Sellevision, by Augusten Burroughs

Seven stars

Welcome to Sellevision! In an era when all your shopping can be done from your couch comes the premiere retail shopping network, complete with its collection of on-air personalities. Each host has their own personal story and collection of foibles, some of which Burroughs develops into vignettes, amusing the reader as he spins tribulations out of the most vapid situations. From the host whose live crotch cameo cost him his job to the woman who thought she could secure a position at Sellevision by sleeping with the boss, there is nothing that Burroughs considers out of bounds, allowing these hosts to stumble along and find their own ways. With any celebrity comes a collection of fans who become obsessed, some to the point of writing and pointing out minute flaws that might best be addressed before the next on-air appearance, which can only push some to the brink of insanity, as is depicted by another host, though she can barely see the forest for the trees. Burroughs seeks to personify those who make their living in front of the camera, even if the depths of their celebrity comes from speaking about the latest earrings or bangles. In this poignant poke at the faux-drama and importance of on-air shopping, Burroughs delivers something to cut the tension out of any busy day.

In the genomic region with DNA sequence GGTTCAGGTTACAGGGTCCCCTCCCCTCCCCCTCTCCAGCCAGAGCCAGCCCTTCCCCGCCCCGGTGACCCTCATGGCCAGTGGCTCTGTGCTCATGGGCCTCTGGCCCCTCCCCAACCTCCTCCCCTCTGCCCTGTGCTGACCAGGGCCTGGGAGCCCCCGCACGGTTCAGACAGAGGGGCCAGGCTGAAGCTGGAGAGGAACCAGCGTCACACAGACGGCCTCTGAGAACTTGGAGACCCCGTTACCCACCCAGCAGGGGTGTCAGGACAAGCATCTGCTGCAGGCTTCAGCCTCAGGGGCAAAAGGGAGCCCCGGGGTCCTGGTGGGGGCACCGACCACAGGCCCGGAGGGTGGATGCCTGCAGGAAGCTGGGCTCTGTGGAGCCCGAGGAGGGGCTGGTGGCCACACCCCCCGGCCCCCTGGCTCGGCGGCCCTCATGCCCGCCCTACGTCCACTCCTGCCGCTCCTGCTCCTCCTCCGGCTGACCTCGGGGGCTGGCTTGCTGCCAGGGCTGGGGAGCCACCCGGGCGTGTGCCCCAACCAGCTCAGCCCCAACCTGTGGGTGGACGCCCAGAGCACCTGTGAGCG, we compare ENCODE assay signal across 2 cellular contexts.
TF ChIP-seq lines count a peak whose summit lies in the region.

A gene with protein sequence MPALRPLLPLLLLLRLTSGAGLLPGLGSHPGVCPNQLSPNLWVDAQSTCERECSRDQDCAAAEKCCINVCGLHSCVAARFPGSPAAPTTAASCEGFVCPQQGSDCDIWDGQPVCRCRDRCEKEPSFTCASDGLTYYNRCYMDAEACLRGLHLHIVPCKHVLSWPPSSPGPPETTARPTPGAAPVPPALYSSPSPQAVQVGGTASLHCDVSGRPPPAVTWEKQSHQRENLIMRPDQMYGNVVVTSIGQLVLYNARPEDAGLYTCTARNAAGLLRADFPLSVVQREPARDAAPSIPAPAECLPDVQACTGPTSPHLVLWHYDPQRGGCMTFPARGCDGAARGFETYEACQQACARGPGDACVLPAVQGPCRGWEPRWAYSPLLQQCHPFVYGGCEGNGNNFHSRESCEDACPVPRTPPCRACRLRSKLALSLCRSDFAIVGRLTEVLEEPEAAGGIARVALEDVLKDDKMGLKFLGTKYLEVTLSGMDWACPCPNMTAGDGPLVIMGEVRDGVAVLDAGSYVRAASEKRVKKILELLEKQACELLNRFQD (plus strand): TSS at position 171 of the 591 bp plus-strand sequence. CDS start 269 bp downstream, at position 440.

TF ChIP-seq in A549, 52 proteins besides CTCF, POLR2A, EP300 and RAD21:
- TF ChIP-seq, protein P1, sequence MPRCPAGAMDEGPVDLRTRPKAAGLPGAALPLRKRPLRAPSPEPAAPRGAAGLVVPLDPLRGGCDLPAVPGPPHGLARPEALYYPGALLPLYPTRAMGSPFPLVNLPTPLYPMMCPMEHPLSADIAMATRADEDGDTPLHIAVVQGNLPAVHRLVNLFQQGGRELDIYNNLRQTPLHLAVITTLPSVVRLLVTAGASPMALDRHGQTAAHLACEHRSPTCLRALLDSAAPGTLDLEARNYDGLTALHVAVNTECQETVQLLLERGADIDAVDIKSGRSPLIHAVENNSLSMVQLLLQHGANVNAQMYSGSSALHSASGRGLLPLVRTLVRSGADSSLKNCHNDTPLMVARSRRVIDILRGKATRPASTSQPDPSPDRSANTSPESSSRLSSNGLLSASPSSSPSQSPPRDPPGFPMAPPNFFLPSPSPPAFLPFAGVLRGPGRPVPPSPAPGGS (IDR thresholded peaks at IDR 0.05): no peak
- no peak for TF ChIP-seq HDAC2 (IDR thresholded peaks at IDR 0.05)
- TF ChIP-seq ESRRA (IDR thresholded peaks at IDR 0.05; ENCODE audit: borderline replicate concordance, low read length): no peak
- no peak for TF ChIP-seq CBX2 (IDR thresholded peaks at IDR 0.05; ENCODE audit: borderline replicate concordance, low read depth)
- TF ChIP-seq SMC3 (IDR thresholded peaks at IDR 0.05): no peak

Having recently discovered Augusten Burroughs, I was drawn first to his memoir trilogy, which opened my eyes to the pains and struggles the author faced. However, in the third volume, there is much mention of this book, his first experiment into the world of published writing. The attentive reader who has also tackled the memoirs will see parallels from Burroughs’ life in this story, with some of the same humour he offered in that personal writing. There is no doubt that Burroughs thumbs his nose and mocks on-air shopping, but it is equally apparent that he wants to tell a story of a collection of people who must face their own issues and process things in their own manner. With wonderful characters and zany humour, Burroughs offers the reader a break from the heavier reading out there or the NYT acclaimed novels while adding his own flavour to the lighter side of life.

Kudos, Mr. Burroughs for this look into the life of those whose greatest worry is pancake foundation and missed director cues.

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